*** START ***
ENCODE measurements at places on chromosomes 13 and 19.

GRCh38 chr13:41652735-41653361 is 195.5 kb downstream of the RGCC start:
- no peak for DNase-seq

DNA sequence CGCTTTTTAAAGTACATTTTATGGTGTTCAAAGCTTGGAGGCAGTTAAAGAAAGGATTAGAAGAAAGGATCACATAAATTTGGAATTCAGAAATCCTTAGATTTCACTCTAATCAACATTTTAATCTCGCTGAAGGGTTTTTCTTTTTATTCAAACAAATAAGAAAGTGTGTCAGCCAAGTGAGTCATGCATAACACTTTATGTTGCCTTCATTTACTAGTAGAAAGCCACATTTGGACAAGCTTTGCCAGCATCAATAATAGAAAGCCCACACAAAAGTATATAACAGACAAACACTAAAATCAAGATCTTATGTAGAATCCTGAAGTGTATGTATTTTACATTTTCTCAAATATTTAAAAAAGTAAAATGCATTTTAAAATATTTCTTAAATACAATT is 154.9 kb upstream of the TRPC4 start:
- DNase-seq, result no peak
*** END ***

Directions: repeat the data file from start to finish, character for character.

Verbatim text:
ENCODE measurements at places on chromosomes 13 and 19.

GRCh38 chr13:41652735-41653361 is 195.5 kb downstream of the RGCC start:
- no peak for DNase-seq

DNA sequence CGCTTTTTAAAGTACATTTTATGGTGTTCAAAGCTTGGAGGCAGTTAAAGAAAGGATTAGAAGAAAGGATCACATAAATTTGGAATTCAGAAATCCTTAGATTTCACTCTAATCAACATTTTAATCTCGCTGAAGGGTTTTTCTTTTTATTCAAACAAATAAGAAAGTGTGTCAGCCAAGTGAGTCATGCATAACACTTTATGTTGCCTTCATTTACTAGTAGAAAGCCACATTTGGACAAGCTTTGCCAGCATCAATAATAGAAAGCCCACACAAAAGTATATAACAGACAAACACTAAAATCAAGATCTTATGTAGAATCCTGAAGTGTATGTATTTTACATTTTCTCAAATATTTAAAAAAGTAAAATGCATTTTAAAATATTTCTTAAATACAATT is 154.9 kb upstream of the TRPC4 start:
- DNase-seq, result no peak